One question that keeps cropping up is when to configure an application as a cluster member and when over *Extend? The answer has always been pretty simple - If application stability cannot be guaranteed then it cannot be considered as a cluster member. There is more to it, btw. Following questions you must ask before opting for any configuration strategy:
- If an application is written in either C++ or .NET then there is no other choice but to configure it as an *Extend client.
- If the interface to Coherence is Java (including JNI) then choices are a little deeper.
When to configure as a cluster member?
- Applications deployed inside a container (Like an Application server) are typically configured as storage disabled cluster members. The reason is application servers themselves being "server-side" components are considered fairly stable.
- Applications demanding "extreme" performance are configured as cluster members.
- *Extend introduces an additional network hop and if this additional couple of milliseconds are not acceptable then configure it as a cluster member.
- If proxy-reconnect is an issue.
I am a big proponent of *Extend configuration because it provides us a framework that we are already so used to. With new enhancements in Coherence v3.5 and later in Proxy services and serialization mechanism, overhead on proxy has reduced considerably and this opens up a some nice architectural options.
- If the application is a desktop application where reliability cannot be guaranteed.
- If network over which the application is accessing Coherence resources is slow or unreliable.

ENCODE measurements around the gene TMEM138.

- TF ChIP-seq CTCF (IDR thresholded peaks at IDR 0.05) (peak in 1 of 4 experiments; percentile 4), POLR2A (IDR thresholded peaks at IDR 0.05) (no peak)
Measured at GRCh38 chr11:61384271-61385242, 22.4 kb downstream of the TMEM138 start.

- If application is written in .NET or C++
- If application is already very TCP/IP centric. New services can be developed on top of Proxy as is demonstrated here, here and here.
- If an application arbiter is needed or something like a Gatekeeper.
- With *Extend proxy layer can be scaled independent of other storage nodes. *Extend configuration allows three layers of scalability - First application clients, second the proxy layer itself and the third the core storage members or non-proxy cluster members. Storage member layer is about data scalability and proxy layer is about request scalability.
- In line with the popular Adapter pattern typically found in BPEL designs. Application specific adapters can be plugged into Coherence using Proxy's TCP/IP service making application clients even more agnostic of Coherence infrastructure beyond the Map implementation.
- If a new component is added that introduces new features that are not available out of the box from Coherence, it is much safer to deploy it on proxy nodes. Always remember we do not have any access to either the underline protocol (TCMP) or the core coherence component layer. Any feature that simulate either of the two must be performed by proxy.
- Anyone still remembers SOA? Even though SOA does not dictate the transport layer but it is much cleaner to have well defined services running and accessing coherence resources over *Extend. If services are deployed inside a container then revisit (1), (2) and (3).